That’s all good and well, but when you’re just starting out, don’t overlook guest posting opportunities that are closer to your blog in size. As a rule of thumb, look for blogs with anything from the same number of subscribers you have to 2-3 times your numbers. To keep procrastination from doing you in, write the post first, then figure out who to pitch it to. You can always tweak it to suit your host blog’s readership. Keep offering it to bloggers in your topic until someone bites.

Hoarding ideas is the same as throwing them away

Sometimes you’ll have magnificent ideas that are too far off topic, or too personal to share with the big wide world. Or, even worse, they’re perfect for that next project you have planned, and you don’t want to waste them on the project you’re working on now.

Write them up anyway, even if they never get posted. You don’t have to post every great idea you have, and you probably shouldn’t. But you can’t hoard your best stuff, either.

Your reputation is being built based on what you’re doing now. Grandiose schemes for what you’ll create when you have a gorgeous new blog theme, a wise and loving mentor, enough time to work on your true life’s work are just that . . . schemes.

Your imagination is part of your greatest wealth, but imagination without action is a drug that will waste away the best part of your life. Don’t save the best for later. You might not get any later. Put your best, most glorious work out now, and your spiteful muse will turn into a trustworthy ally.


21 thoughts on “Are You a Hoarder (of Ideas) ?

  1. Great tips. Love the challenge your ‘hoarding’ concepts. Bloggers definitely hoard ideas until they can be “perfect” or “better” or “great!” This is an inspiring post, thank you for sharing your ideas!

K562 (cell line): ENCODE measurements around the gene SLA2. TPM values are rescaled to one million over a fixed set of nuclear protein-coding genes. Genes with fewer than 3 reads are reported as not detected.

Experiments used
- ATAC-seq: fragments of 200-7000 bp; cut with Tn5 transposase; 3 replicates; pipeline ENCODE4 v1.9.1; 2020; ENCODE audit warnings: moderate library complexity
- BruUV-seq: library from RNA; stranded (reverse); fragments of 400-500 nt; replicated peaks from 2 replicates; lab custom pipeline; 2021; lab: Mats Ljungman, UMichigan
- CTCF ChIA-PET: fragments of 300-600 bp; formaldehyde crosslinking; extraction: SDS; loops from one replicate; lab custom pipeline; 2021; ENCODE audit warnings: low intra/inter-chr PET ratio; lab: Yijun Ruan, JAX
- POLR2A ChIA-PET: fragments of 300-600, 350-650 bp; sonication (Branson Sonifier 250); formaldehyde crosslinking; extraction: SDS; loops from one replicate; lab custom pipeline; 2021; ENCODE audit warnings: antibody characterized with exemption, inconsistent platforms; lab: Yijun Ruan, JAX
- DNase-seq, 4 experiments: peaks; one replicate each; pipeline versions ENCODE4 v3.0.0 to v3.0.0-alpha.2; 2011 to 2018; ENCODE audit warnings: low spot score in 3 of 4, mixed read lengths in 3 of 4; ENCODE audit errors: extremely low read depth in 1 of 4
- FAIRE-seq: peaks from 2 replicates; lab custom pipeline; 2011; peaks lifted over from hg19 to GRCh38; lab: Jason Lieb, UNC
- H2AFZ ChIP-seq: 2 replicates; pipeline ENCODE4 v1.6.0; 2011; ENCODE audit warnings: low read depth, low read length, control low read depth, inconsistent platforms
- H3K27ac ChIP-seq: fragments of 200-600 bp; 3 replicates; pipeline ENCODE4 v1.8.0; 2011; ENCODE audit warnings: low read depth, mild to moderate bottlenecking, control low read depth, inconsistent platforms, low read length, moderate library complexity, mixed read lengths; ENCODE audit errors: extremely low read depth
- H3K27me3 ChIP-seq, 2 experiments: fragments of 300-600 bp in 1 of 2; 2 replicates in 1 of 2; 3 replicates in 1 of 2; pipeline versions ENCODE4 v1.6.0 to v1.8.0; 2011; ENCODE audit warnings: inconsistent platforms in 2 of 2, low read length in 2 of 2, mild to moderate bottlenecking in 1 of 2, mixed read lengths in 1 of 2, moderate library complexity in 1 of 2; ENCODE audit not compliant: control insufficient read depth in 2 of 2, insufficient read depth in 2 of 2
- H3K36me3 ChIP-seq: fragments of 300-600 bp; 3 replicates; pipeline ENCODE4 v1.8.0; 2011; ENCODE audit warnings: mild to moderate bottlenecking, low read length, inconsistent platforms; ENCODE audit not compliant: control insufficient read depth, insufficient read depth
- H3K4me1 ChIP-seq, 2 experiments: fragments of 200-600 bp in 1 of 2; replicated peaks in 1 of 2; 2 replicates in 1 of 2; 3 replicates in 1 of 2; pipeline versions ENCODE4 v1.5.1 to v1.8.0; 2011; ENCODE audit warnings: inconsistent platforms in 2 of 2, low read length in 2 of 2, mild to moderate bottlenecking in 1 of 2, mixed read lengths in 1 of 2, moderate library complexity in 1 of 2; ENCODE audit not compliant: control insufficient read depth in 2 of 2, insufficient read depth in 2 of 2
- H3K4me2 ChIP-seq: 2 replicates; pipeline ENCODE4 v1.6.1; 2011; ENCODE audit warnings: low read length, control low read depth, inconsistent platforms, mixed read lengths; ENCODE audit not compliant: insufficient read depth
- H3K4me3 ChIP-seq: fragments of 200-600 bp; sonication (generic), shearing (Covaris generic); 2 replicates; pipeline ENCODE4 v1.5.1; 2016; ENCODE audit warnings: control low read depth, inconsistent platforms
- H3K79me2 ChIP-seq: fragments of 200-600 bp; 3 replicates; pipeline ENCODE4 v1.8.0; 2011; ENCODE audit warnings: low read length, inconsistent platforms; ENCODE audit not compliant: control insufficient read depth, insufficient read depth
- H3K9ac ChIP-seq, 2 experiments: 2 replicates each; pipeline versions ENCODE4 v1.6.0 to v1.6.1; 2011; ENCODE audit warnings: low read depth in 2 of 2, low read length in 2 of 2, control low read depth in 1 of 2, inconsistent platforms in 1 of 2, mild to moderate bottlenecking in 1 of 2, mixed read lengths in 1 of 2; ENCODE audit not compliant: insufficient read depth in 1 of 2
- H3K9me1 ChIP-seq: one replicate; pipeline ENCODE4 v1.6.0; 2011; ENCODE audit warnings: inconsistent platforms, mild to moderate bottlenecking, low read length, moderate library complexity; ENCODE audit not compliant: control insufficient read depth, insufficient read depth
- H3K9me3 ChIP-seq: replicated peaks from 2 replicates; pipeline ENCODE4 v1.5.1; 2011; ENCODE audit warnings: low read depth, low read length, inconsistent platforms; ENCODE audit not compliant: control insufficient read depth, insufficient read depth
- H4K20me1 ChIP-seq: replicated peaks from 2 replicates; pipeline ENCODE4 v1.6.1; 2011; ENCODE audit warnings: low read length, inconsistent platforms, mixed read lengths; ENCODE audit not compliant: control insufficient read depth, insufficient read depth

Liked by 1 person

  2. Do people actually hoard ideas? I don’t think I’ve ever had this problem. I have seen how blog posts can spin onto other posts. Great to have that reminder.

    Liked by 2 people

  3. thanks for reminding us. I have no great novel welling up inside me waiting for the right audience to share it with. I just enjoy writing after bottling up my inner voice(s) for the last forty years. Because I did not trust that I had anything worth sharing. Now I learn from and exchange ideas with friends all across the blogging universe.

    Liked by 1 person

  4. Great ideas to expand one ‘s readership. But I feel we have to have similar minded people to write up a guest post! No good if their values contrast sharply with your own. Do you agree?


  5. Aye yi yi! You’re right about the Muse that doesn’t like to be ignored! I’ve learned to take down her ideas as they come, and then she does indeed share more readily. But some of the ideas I get down on paper, I then put aside to develop later – and that’s been bothering my conscience lately. That inner voice has been whispering to me about developing those ideas – pointing out they weren’t given to be put aside, and now this post has helped to clarify some of the nuances of the process. So many choices to be made when one has many ideas, and now my direction will be a little more focused and purposeful. Thank you!


  6. “Hoarding ideas is the same as throwing them away.” I recently came to this same conclusion. If I have a thousand ideas, but I don’t share them, it’s WORSE than having NO ideas at all!